Since angrily reviewing poor-quality NES games is still all the rage these days, I've been wondering why I don't see more reviews of games by unlicensed NES developer Color Dreams (before it became Wisdom Tree). It could be because this is the only video game site I read, but they pretty much fit all the criteria an Old Skool VG nerd could want: obscure, crappy, frustrating to the nth degree, bizarre in implementation... why am I the only reviewer I've heard of who actually goes into depth on these games?
Well, having played two more, I have one theory: THEY ARE ALL THE SAME.
And I don't mean in the way that Crystal Mines was redone several times in Christian Edutainment versions. I mean if you've played RoboDemons, there's really no reason to bother with King Neptune's Adventure. Rather than beat a dead horse, I'll beat TWO dead horses! Presenting King Neptune's Adventure vs. Challenge of the Dragon!
Both lose major points right off the bat. Anything with "Quest", "Adventure", "Dragon", "Dark", or "Blood" in the title is lame. I'm wearing my DragonQuest VIII t-shirt right now, so I guess that's an exception. And I'd proabably play something called "Adventure of the Dark Blood Dragon's Quest". Okay, so forget what I said. Neptune's title at least gives you an idea of the kind of game you're playing.
Round One: Neptune.
Challenge, like the shit sandwich called RoboDemons, loudly declares that its graphics were done by the one-and-only Dan Burke. Surprinsgly, this game is actually a major graphic improvement over RoboFeces, in that every frame DOESN'T look like a major glitch. In fact, there are birds flying in randomly generated patterns in the background of one level, a mediocre detail, but a detail nonetheless. Sure, your character is as blue as a Smurf, but he's not Chicken Man.
Neptune, on the other hand, tells you to blame "the Lady Ninja and Miles O' the Forest" for the visual crapfest. I thought the names were interesting at least, but I'm beginning to think Ol' Mr. Burke is "the Lady Ninja" and "Miles O" is his imaginary friend, because if Chicken Man was a mermaid, then HoboDemons would look EXACTLY like King Neptune.
Round Two: Challenger.
What, you were expecting a gentle learning curve that makes the game fun to learn but hard to master? Begone heathen, that's not the Color Dreams way! In Challenger, the enemies zip around the screen spastically, and your only hope is to get up close and hit them hard. This isn't a problem until the later levels, where you find ninjas that can nail you with a throwing star from across the screen, then teleport to the other side before you even get close. It's tough to describe how hard this game is, but it's playable.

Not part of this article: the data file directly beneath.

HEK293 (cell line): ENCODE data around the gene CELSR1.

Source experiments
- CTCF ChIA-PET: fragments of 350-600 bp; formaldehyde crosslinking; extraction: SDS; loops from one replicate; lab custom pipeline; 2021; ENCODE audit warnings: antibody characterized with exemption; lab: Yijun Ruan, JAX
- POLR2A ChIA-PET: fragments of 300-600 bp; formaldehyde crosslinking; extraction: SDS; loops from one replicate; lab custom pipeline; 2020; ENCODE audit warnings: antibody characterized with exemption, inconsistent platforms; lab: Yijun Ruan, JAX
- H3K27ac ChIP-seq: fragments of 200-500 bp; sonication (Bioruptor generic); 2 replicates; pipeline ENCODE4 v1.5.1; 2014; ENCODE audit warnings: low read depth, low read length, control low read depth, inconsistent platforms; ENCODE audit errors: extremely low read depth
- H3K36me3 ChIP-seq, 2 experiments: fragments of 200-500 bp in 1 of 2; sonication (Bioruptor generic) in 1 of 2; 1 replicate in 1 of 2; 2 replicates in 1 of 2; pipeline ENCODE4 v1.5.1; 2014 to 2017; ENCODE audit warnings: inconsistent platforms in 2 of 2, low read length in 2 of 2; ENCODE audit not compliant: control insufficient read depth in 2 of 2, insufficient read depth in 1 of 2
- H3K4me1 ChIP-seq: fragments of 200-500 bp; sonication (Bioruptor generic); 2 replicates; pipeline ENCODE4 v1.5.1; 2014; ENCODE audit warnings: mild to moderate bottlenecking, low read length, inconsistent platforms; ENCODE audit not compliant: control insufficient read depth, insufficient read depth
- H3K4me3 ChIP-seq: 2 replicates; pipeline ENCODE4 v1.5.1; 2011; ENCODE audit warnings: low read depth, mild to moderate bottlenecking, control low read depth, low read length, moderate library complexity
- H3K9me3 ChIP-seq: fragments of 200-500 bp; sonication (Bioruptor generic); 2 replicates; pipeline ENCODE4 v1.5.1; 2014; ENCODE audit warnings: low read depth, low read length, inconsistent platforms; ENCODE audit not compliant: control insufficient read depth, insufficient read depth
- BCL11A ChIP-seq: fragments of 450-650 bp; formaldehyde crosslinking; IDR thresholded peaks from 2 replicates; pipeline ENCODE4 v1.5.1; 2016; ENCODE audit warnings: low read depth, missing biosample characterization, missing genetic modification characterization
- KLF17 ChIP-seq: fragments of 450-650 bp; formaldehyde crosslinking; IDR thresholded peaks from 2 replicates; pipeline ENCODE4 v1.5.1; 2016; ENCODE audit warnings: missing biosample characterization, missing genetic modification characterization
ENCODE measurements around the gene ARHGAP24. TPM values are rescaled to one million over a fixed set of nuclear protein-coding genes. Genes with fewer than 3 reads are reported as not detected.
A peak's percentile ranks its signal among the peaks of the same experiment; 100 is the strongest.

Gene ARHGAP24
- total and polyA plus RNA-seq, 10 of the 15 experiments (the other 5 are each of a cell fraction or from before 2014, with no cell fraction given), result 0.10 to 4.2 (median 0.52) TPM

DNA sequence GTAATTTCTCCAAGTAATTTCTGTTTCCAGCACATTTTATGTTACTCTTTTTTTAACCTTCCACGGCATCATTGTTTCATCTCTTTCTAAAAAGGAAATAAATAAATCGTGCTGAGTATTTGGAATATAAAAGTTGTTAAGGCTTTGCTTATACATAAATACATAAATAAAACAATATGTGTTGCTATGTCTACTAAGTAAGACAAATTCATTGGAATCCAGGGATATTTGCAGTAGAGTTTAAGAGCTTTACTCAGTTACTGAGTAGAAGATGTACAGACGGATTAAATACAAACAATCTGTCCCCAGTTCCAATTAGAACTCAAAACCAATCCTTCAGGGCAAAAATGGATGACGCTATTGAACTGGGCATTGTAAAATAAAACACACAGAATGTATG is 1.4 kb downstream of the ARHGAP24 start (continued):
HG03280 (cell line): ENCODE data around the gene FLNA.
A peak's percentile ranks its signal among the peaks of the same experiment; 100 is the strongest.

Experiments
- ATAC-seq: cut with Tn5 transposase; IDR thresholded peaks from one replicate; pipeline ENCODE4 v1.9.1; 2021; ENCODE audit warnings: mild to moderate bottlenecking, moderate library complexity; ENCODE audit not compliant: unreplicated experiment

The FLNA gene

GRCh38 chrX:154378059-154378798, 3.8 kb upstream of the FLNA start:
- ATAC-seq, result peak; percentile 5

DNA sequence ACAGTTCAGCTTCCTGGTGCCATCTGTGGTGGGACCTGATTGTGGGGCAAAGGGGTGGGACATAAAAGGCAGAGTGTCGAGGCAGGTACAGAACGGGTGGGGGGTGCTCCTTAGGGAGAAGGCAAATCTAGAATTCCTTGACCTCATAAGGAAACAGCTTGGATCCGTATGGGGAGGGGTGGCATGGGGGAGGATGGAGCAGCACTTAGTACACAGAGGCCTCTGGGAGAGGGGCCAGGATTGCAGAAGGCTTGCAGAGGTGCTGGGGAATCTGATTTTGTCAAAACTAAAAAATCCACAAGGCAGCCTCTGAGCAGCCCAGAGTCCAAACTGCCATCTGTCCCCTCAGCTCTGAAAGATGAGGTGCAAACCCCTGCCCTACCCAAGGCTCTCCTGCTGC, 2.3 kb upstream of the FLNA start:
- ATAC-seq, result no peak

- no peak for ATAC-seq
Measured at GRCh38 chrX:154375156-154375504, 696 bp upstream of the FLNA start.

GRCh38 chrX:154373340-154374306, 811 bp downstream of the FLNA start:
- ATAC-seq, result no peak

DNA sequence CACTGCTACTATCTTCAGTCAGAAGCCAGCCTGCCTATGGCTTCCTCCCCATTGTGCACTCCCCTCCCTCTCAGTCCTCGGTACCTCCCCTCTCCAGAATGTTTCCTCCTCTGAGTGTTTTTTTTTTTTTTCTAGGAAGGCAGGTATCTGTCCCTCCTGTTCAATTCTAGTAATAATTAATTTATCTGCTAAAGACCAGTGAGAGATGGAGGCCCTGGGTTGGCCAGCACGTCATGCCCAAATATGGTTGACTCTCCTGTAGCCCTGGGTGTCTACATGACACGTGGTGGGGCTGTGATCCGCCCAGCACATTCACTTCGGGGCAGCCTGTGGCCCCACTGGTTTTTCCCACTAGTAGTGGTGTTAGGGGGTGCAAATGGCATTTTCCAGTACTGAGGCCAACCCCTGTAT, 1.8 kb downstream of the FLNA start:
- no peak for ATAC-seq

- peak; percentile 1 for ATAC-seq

Neptune, on the other hand, gets his weapons at the same discount shop as Chicken Man. You get lightning bolts, which your enemies can dodge, and bubbles (yes, fucking BUBBLES) that don't really go anywhere. Imagine playing Megaman with only the M. Buster. Now imagine the M. Buster can't hit the side of a shopping mall, and you can't steal other robot's powers. That's Neptune's weapons.
Round Three: Challenger.
For some reason, Color Dreams always has a little something that makes the games different from any other cheap NES game.
In Challenger, your character will sometimes do a little prissy kick instead of waving his sword like it's a pixie wand. You can also knock your enemies into one of the bottomless pits that are always in these games, and if you manage to do it with a kick, you can yell out the name of an ancient Greek city-state in homage to a certain homoerotic movie whose name I forget.
In Neptune, you move freely across the screen collecting shit like in Legend of Zelda, but your weapons and enemies behave like a shmup. I guess that's about it.
Round Four: both fail for being Color Dreams games.
I really can't recommend you play either of these, for any reason. It's a wonder we can get gold like Cave Story out of one guy, and download it free from the 'Net, but Color Dreams gave us crap like this and expected us to PAY for it.
Challenge o' The Dragon